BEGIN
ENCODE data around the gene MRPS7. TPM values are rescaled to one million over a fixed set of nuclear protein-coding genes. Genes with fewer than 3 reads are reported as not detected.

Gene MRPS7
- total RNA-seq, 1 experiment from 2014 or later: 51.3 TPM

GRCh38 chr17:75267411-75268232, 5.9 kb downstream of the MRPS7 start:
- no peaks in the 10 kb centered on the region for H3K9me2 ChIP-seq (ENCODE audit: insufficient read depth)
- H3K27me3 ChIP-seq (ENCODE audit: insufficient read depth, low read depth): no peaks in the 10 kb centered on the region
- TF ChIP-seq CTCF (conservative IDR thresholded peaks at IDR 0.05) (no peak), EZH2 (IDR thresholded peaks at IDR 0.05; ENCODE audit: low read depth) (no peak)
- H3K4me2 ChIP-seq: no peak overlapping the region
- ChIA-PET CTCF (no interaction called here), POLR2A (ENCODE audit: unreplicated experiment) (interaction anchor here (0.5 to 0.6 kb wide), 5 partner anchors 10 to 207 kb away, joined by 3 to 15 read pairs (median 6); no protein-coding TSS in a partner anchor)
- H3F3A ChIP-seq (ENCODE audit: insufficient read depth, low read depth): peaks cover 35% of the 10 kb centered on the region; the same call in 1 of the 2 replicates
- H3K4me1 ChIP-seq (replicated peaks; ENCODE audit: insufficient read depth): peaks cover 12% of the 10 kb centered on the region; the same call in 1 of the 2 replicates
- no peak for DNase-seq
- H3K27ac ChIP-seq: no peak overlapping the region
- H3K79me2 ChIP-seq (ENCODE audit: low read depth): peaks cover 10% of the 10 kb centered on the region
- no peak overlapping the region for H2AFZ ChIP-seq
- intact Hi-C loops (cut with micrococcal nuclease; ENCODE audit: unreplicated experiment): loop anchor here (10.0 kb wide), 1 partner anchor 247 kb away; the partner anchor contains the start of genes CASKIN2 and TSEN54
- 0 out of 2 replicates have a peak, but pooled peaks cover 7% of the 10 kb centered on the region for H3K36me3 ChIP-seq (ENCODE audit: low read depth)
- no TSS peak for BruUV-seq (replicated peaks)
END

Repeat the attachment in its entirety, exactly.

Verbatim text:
ENCODE data around the gene MRPS7. TPM values are rescaled to one million over a fixed set of nuclear protein-coding genes. Genes with fewer than 3 reads are reported as not detected.

Gene MRPS7
- total RNA-seq, 1 experiment from 2014 or later: 51.3 TPM

GRCh38 chr17:75267411-75268232, 5.9 kb downstream of the MRPS7 start:
- no peaks in the 10 kb centered on the region for H3K9me2 ChIP-seq (ENCODE audit: insufficient read depth)
- H3K27me3 ChIP-seq (ENCODE audit: insufficient read depth, low read depth): no peaks in the 10 kb centered on the region
- TF ChIP-seq CTCF (conservative IDR thresholded peaks at IDR 0.05) (no peak), EZH2 (IDR thresholded peaks at IDR 0.05; ENCODE audit: low read depth) (no peak)
- H3K4me2 ChIP-seq: no peak overlapping the region
- ChIA-PET CTCF (no interaction called here), POLR2A (ENCODE audit: unreplicated experiment) (interaction anchor here (0.5 to 0.6 kb wide), 5 partner anchors 10 to 207 kb away, joined by 3 to 15 read pairs (median 6); no protein-coding TSS in a partner anchor)
- H3F3A ChIP-seq (ENCODE audit: insufficient read depth, low read depth): peaks cover 35% of the 10 kb centered on the region; the same call in 1 of the 2 replicates
- H3K4me1 ChIP-seq (replicated peaks; ENCODE audit: insufficient read depth): peaks cover 12% of the 10 kb centered on the region; the same call in 1 of the 2 replicates
- no peak for DNase-seq
- H3K27ac ChIP-seq: no peak overlapping the region
- H3K79me2 ChIP-seq (ENCODE audit: low read depth): peaks cover 10% of the 10 kb centered on the region
- no peak overlapping the region for H2AFZ ChIP-seq
- intact Hi-C loops (cut with micrococcal nuclease; ENCODE audit: unreplicated experiment): loop anchor here (10.0 kb wide), 1 partner anchor 247 kb away; the partner anchor contains the start of genes CASKIN2 and TSEN54
- 0 out of 2 replicates have a peak, but pooled peaks cover 7% of the 10 kb centered on the region for H3K36me3 ChIP-seq (ENCODE audit: low read depth)
- no TSS peak for BruUV-seq (replicated peaks)